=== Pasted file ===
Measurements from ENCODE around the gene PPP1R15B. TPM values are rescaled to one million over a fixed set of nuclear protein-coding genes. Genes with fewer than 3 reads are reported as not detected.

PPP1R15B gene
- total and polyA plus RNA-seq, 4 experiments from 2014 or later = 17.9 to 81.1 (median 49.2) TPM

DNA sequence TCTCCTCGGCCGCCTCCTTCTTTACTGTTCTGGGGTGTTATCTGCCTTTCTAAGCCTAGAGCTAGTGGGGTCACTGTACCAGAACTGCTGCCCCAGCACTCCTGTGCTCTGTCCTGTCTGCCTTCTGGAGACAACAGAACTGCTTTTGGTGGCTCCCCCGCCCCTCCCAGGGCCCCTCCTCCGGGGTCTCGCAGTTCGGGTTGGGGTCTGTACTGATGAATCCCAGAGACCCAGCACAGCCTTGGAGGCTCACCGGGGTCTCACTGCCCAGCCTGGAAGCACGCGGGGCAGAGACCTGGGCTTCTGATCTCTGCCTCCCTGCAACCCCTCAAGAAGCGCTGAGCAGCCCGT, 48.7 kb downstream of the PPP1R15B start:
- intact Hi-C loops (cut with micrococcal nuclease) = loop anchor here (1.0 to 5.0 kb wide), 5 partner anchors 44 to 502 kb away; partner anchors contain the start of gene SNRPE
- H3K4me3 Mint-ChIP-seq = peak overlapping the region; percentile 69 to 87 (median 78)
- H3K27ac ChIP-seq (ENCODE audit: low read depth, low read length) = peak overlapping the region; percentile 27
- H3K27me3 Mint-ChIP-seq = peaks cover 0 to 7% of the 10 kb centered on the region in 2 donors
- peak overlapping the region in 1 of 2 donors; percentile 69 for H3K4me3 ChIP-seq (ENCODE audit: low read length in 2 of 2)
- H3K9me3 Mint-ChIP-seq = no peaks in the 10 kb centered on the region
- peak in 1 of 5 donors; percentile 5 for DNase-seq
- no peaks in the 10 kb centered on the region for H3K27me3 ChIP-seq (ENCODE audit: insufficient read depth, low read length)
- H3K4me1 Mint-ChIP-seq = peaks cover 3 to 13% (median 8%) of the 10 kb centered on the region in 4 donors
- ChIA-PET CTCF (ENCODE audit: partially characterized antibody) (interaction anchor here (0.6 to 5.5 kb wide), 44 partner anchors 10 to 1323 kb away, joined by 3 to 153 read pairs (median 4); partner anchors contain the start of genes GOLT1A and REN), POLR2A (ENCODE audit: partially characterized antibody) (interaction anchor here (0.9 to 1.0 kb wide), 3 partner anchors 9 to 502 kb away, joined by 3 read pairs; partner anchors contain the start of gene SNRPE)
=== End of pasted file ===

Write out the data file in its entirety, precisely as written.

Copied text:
Measurements from ENCODE around the gene PPP1R15B. TPM values are rescaled to one million over a fixed set of nuclear protein-coding genes. Genes with fewer than 3 reads are reported as not detected.

PPP1R15B gene
- total and polyA plus RNA-seq, 4 experiments from 2014 or later = 17.9 to 81.1 (median 49.2) TPM

DNA sequence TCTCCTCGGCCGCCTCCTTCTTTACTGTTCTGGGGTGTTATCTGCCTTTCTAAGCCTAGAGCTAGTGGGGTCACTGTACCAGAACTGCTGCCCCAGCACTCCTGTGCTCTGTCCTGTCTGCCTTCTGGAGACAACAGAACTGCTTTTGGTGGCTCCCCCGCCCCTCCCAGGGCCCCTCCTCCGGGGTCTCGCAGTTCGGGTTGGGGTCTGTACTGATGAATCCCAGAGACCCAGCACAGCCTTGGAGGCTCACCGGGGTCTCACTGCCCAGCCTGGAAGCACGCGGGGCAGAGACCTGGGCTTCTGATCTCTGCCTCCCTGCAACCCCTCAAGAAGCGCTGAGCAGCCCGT, 48.7 kb downstream of the PPP1R15B start:
- intact Hi-C loops (cut with micrococcal nuclease) = loop anchor here (1.0 to 5.0 kb wide), 5 partner anchors 44 to 502 kb away; partner anchors contain the start of gene SNRPE
- H3K4me3 Mint-ChIP-seq = peak overlapping the region; percentile 69 to 87 (median 78)
- H3K27ac ChIP-seq (ENCODE audit: low read depth, low read length) = peak overlapping the region; percentile 27
- H3K27me3 Mint-ChIP-seq = peaks cover 0 to 7% of the 10 kb centered on the region in 2 donors
- peak overlapping the region in 1 of 2 donors; percentile 69 for H3K4me3 ChIP-seq (ENCODE audit: low read length in 2 of 2)
- H3K9me3 Mint-ChIP-seq = no peaks in the 10 kb centered on the region
- peak in 1 of 5 donors; percentile 5 for DNase-seq
- no peaks in the 10 kb centered on the region for H3K27me3 ChIP-seq (ENCODE audit: insufficient read depth, low read length)
- H3K4me1 Mint-ChIP-seq = peaks cover 3 to 13% (median 8%) of the 10 kb centered on the region in 4 donors
- ChIA-PET CTCF (ENCODE audit: partially characterized antibody) (interaction anchor here (0.6 to 5.5 kb wide), 44 partner anchors 10 to 1323 kb away, joined by 3 to 153 read pairs (median 4); partner anchors contain the start of genes GOLT1A and REN), POLR2A (ENCODE audit: partially characterized antibody) (interaction anchor here (0.9 to 1.0 kb wide), 3 partner anchors 9 to 502 kb away, joined by 3 read pairs; partner anchors contain the start of gene SNRPE)